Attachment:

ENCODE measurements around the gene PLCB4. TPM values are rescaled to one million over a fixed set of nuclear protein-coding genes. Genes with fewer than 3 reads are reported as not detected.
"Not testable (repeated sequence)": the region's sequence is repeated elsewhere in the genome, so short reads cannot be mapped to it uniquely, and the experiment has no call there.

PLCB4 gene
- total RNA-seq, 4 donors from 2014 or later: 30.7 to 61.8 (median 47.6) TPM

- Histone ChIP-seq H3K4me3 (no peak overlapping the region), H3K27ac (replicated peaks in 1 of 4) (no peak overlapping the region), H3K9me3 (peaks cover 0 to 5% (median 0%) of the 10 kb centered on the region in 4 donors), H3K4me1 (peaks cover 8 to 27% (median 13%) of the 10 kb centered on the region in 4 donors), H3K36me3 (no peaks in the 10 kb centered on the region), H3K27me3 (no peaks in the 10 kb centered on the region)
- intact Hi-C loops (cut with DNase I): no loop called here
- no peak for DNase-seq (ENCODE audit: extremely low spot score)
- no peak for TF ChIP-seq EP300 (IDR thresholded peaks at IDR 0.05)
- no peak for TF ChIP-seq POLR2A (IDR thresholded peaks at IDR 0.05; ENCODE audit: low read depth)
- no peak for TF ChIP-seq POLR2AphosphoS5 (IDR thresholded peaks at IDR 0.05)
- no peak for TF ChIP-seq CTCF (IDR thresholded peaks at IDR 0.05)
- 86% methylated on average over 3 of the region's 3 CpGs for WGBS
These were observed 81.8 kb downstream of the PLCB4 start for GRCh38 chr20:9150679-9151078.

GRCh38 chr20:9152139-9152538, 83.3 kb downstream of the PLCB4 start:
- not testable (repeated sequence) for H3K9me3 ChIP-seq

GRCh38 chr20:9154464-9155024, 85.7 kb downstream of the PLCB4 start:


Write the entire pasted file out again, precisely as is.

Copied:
ENCODE measurements around the gene PLCB4. TPM values are rescaled to one million over a fixed set of nuclear protein-coding genes. Genes with fewer than 3 reads are reported as not detected.
"Not testable (repeated sequence)": the region's sequence is repeated elsewhere in the genome, so short reads cannot be mapped to it uniquely, and the experiment has no call there.

PLCB4 gene
- total RNA-seq, 4 donors from 2014 or later: 30.7 to 61.8 (median 47.6) TPM

- Histone ChIP-seq H3K4me3 (no peak overlapping the region), H3K27ac (replicated peaks in 1 of 4) (no peak overlapping the region), H3K9me3 (peaks cover 0 to 5% (median 0%) of the 10 kb centered on the region in 4 donors), H3K4me1 (peaks cover 8 to 27% (median 13%) of the 10 kb centered on the region in 4 donors), H3K36me3 (no peaks in the 10 kb centered on the region), H3K27me3 (no peaks in the 10 kb centered on the region)
- intact Hi-C loops (cut with DNase I): no loop called here
- no peak for DNase-seq (ENCODE audit: extremely low spot score)
- no peak for TF ChIP-seq EP300 (IDR thresholded peaks at IDR 0.05)
- no peak for TF ChIP-seq POLR2A (IDR thresholded peaks at IDR 0.05; ENCODE audit: low read depth)
- no peak for TF ChIP-seq POLR2AphosphoS5 (IDR thresholded peaks at IDR 0.05)
- no peak for TF ChIP-seq CTCF (IDR thresholded peaks at IDR 0.05)
- 86% methylated on average over 3 of the region's 3 CpGs for WGBS
These were observed 81.8 kb downstream of the PLCB4 start for GRCh38 chr20:9150679-9151078.

GRCh38 chr20:9152139-9152538, 83.3 kb downstream of the PLCB4 start:
- not testable (repeated sequence) for H3K9me3 ChIP-seq

GRCh38 chr20:9154464-9155024, 85.7 kb downstream of the PLCB4 start: